After analyzing decades of research, a Drexel environmental engineering professor is debunking the myth that potted plants can help purify indoor air.
Plants can help spruce up a home or office space, but claims about their ability to improve the air quality are vastly overstated, according to research out of Drexel University. A closer look at decades of research suggesting that potted plants can improve the air in homes and offices reveals that natural ventilation far outpaces plants when it comes to cleaning the air.
“This has been a common misconception for some time. Plants are great, but they don’t actually clean indoor air quickly enough to have an effect on the air quality of your home or office environment,” said Michael Waring, PhD, an associate professor of architectural and environmental engineering in Drexel’s College of Engineering.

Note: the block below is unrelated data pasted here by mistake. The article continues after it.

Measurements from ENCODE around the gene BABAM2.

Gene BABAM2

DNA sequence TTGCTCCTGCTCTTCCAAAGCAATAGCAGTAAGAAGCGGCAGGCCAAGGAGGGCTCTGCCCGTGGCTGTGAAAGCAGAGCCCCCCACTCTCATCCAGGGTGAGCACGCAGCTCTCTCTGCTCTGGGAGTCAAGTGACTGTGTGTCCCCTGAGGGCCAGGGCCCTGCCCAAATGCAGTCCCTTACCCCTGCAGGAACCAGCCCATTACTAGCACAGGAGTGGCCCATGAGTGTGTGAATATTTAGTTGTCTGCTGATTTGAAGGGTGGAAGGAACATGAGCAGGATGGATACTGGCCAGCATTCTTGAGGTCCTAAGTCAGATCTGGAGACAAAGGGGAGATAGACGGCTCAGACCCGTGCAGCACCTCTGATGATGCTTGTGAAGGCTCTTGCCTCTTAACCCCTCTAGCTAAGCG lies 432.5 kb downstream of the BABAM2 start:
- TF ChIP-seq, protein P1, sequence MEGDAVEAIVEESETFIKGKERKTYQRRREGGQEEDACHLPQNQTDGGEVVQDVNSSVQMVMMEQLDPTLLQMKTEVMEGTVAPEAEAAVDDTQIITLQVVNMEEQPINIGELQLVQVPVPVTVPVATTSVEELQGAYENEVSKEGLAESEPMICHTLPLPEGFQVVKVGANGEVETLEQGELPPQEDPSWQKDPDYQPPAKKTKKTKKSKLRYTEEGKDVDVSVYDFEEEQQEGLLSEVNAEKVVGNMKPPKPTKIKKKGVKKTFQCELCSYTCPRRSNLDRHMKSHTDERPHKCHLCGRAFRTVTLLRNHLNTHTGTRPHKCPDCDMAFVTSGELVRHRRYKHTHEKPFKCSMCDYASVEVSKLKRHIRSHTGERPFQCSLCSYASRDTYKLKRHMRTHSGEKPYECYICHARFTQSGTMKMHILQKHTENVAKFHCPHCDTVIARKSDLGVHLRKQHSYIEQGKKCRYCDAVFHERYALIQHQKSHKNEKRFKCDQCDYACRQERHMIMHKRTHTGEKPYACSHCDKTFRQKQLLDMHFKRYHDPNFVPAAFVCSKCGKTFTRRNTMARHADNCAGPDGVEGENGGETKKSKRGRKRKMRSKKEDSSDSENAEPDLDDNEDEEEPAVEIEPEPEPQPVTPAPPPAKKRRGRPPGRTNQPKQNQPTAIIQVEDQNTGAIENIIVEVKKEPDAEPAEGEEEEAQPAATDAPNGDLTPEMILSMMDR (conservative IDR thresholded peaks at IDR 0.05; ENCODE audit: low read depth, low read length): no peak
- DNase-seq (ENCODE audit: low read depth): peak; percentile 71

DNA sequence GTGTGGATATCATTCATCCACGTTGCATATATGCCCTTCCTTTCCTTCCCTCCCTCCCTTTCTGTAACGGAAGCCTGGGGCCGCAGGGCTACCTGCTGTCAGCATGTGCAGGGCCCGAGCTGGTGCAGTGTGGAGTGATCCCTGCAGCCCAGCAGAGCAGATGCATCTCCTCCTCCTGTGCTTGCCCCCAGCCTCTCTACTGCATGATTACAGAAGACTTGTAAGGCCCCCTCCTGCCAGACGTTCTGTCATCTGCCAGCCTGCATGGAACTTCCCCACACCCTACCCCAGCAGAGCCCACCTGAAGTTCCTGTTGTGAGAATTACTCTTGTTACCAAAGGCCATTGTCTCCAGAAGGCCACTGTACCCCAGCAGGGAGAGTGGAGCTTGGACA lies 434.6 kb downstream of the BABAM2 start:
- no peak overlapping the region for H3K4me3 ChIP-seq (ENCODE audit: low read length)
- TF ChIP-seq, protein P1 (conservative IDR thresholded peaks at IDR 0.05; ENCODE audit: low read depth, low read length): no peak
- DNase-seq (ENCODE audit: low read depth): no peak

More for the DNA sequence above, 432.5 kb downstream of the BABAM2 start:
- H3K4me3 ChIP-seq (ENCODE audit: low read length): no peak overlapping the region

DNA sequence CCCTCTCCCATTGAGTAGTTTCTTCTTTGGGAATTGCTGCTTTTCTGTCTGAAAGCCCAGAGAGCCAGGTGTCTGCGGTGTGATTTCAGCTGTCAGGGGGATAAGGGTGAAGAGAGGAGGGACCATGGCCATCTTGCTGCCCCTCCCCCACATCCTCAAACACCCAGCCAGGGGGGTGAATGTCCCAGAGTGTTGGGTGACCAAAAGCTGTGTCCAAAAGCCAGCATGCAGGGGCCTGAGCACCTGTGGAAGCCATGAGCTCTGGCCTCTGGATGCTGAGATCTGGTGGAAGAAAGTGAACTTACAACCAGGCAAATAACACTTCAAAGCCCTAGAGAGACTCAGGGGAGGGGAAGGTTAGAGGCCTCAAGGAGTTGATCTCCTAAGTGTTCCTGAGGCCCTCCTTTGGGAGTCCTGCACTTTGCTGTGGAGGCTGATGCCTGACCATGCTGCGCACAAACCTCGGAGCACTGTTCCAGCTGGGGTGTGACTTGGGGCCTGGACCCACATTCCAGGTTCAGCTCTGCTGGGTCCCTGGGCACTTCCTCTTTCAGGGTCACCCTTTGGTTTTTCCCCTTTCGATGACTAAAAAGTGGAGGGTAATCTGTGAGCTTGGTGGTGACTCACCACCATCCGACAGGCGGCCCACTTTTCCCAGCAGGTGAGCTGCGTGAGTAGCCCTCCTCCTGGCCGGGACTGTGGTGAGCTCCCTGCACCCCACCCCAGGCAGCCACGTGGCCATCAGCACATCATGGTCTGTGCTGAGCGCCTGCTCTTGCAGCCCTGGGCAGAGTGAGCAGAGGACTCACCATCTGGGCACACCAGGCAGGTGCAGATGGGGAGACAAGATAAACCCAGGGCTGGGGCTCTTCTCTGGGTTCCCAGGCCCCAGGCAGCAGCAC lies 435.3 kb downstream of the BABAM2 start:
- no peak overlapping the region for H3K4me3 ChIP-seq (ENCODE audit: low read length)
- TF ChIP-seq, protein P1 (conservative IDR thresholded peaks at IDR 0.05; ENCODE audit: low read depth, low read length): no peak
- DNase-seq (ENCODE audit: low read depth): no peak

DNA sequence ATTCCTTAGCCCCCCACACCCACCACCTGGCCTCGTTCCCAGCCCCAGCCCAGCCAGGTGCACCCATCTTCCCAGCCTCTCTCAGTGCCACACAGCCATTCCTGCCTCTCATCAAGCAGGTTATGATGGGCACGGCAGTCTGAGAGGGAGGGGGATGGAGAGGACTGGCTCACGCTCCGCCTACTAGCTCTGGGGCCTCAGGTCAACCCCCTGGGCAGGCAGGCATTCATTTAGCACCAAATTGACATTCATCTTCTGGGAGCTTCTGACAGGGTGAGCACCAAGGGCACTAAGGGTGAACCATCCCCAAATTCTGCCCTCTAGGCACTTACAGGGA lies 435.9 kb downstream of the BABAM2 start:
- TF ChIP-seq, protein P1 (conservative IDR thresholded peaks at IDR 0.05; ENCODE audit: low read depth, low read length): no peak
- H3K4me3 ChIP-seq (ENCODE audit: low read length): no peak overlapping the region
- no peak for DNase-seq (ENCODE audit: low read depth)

Waring and one of his doctoral students, Bryan Cummings, reviewed a dozen studies, spanning 30 years of research, to draw their conclusions and recently published findings in the Journal of Exposure Science and Environmental Epidemiology . The central finding is that the natural or ventilation air exchange rates in indoor environments, like homes and offices, dilutes concentrations of volatile organic compounds — the air pollution that plants are allegedly cleaning — much faster than plants can extract them from the air.
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